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Tips for avoiding powerline shocks

Queensland’s Electrical Safety Office has stated that during the 2016-17 year, there were 74 accidental contact incidents with overhead powerlines in Queensland in the building, construction, and demolition industries. Of those, six were serious incidents, with eight people requiring treatment from a doctor for electrical shock or injury.

All the incidents involved contact or near contact with overhead powerlines by excavators, concrete pumping booms, concreting screed poles, ceiling battens, aluminium ladders and edge protection rails. 

“There’s no great secret here - powerlines are deadly,” said Victoria Thomson, head of Queensland’s Electrical Safety Office. “Contact doesn’t even have to be made for electricity to arc and electrocute people in the vicinity.”

On top of the real potential for serious injury or death, there are other ramifications such as time lost to projects and damage to power networks that may incur liability.

Energy Queensland believes the development and construction industries often leave it until the last minute before seeking its advice on electrical safety. This means that on many construction sites, attention doesn’t turn to overhead powerlines until the builders are on site and ready to break ground.

“That usually creates an eleventh-hour rush, with attention to detail overlooked. This approach leads to limited options for controlling risks. Often tiger tails and temporary marker flags are the only strategies used – just a visible reminder of the location of power lines,” Ms Thomson said. 

While tiger tails and temporary marker flags are relatively inexpensive and can be installed quickly, they are the lowest order control measure. They also have added safety requirements which ultimately incur added costs. Generally an observer or spotter is needed to enforce exclusion zones. The principal contractor and other contractors must develop safe work method statements (SWMS) for all work carried out on or near energised electrical installations or services, and provide induction, supervision and ongoing training for workers and other people to ensure the SWMS are implemented. These additional requirements substantially add to the cost, in time and money, of not implementing higher order control measures to minimise the risks of overhead powerlines on construction projects.

The Electrical Safety Office urges those involved in the early stages of the construction supply chain, including parties who commission structures and undertake design work, to focus on electrical safety in the design period.

Safe design means the integration of hazard identification, including electrical hazards, risk assessment and control methods, early in the design process to eliminate or minimise risks to health and safety, both during construction and over the life of the structure.  Some example of engineering solutions include:


Time to deliver

Indicative costs

Switching high voltage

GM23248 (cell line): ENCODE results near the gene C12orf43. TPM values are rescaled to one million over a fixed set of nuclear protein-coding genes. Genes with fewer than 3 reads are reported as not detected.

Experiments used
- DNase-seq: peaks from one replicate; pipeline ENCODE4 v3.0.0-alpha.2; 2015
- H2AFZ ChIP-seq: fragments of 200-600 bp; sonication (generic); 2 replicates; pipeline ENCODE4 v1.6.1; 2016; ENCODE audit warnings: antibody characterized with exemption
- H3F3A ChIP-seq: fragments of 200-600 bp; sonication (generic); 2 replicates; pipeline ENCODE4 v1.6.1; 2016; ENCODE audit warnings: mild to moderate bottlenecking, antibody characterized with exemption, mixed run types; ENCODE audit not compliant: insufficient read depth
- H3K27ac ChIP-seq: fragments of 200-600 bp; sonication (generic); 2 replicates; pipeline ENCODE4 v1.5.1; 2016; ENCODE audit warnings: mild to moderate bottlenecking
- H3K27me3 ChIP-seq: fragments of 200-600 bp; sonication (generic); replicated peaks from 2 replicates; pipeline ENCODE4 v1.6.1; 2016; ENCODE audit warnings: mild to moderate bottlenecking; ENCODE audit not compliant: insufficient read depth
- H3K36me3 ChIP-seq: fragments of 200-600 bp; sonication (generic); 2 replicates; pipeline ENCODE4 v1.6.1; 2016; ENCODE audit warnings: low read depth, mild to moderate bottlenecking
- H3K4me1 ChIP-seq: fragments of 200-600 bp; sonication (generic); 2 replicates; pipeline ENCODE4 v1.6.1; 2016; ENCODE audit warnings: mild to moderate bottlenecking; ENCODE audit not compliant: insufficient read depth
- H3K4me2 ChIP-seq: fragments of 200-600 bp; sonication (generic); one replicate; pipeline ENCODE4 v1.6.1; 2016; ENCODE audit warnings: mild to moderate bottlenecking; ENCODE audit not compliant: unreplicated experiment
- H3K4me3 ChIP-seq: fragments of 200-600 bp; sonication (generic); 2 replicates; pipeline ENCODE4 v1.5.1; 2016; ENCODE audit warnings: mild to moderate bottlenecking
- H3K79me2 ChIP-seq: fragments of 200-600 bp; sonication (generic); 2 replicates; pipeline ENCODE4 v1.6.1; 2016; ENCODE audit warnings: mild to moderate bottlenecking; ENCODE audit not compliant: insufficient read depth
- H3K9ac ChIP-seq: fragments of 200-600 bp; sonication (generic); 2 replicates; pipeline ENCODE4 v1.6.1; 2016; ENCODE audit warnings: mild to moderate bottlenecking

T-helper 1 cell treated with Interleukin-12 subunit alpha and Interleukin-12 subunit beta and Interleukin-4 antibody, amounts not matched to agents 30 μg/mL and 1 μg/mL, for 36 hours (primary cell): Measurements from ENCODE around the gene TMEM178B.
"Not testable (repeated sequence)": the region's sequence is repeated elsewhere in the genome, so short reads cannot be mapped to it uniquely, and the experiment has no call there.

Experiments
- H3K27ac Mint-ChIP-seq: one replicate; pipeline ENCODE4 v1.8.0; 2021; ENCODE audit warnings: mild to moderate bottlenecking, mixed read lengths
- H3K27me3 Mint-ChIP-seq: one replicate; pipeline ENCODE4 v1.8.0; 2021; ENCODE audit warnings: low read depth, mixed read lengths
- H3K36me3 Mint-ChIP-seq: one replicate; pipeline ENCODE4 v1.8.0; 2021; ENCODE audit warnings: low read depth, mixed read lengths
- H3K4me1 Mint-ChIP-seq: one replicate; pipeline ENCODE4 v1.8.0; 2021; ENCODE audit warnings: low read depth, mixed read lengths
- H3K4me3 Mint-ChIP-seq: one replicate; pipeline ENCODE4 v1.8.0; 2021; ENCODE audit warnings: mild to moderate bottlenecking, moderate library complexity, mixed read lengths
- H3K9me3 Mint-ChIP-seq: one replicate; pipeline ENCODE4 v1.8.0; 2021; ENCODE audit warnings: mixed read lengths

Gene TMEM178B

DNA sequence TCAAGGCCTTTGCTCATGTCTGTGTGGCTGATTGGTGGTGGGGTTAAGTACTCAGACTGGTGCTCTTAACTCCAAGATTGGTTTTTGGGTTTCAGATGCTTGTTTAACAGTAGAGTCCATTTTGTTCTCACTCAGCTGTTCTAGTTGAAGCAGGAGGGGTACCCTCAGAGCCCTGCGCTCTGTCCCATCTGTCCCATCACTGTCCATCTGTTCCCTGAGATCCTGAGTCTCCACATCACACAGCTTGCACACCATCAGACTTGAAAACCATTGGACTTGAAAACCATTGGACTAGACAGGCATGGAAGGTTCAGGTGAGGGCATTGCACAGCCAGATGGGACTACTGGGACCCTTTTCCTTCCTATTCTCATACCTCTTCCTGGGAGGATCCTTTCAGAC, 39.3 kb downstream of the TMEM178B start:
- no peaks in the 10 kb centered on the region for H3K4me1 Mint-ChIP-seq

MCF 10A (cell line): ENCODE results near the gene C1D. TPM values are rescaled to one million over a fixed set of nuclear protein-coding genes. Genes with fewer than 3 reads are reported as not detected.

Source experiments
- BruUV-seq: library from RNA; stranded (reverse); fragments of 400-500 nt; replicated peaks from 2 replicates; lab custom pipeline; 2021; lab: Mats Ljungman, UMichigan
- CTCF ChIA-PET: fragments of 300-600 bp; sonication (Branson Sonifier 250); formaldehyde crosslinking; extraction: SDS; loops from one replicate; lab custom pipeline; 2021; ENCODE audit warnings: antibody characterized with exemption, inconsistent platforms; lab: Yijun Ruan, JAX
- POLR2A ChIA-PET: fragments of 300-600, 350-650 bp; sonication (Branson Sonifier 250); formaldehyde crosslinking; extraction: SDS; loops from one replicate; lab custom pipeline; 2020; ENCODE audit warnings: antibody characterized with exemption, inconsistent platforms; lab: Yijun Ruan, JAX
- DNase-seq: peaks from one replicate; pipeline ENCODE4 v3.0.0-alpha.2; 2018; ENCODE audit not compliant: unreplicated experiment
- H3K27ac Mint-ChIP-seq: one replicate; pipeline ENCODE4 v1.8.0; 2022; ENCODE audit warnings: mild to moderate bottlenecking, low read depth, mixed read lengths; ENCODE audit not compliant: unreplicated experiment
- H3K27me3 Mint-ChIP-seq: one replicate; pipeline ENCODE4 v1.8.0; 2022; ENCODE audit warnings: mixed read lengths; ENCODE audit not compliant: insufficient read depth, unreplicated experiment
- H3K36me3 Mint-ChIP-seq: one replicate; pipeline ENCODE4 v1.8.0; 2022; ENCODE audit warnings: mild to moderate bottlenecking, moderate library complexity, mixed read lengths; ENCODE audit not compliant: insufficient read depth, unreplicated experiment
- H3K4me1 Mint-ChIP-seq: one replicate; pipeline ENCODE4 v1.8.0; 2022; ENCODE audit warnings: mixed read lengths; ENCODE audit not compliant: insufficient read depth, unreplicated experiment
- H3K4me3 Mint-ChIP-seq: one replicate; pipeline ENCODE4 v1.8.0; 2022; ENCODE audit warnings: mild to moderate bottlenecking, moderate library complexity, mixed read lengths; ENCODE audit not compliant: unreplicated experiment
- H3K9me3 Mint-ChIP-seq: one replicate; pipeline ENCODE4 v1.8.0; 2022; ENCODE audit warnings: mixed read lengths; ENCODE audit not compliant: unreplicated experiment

Six weeks

$2,000 per day

Installation of aerial bundled conductors (ABC)
for both high and low voltage overhead mains


Two months

1 span will cost approx. $10,000

De-energising the overhead low voltage service line

Seven days


Removal or re-routing of overhead mains (high
and low voltage)


Significant lead-in time for design solution 

Costed per project

In addition to compliance with the Electrical Safety Act 2002 and the Electrical Safety Code of Practice 2010 (Working Near Overhead and Underground Electric Lines), parties who commission, design, or construct structures have duties under the Work Health and Safety Act 2011 (WHS Act) to ensure the health and safety of workers and others. Failure to comply with these duties could end in criminal prosecution.

A person who commissions construction work has a duty to commission safe structures (s.26 WHS Act). This includes ensuring the safety of workers during construction, use, maintenance and demolition stages. To achieve this, they must consult with the designer on how risks to health and safety can be eliminated or minimised. A party who commissions construction also has specific duties to consult with other duty holders, including the designer and principal contractor (s.46 WHS Act). Consultation involves advising the principal contractor about any hazards and risks at the workplace where the construction work is to be carried out, including powerlines.

Designers of structures have a duty to ensure the design is without risks to health or safety at any time it is to be used as or at a workplace (s.22 WHS Act). They must also provide a safety report to the party who commissioned the work, specifying the hazards unique to that particular design. An example of this is location and interaction with essential services. In addition, the designer has to show how a structure was designed to be without risk to health or safety.

The Safe Design of Structures Code of Practice 2013 includes examples of design options to control risks associated with the construction phase, including that the designer should ensure that the design provides adequate clearance between structures and overhead powerlines by burying, disconnecting or re-routing cables before construction begins.

“It’s fair to say that if everyone contacts electricity entities or the ESO earlier, higher order control methods, including solutions that eliminate risk, can be employed,” Ms Thomson said.  

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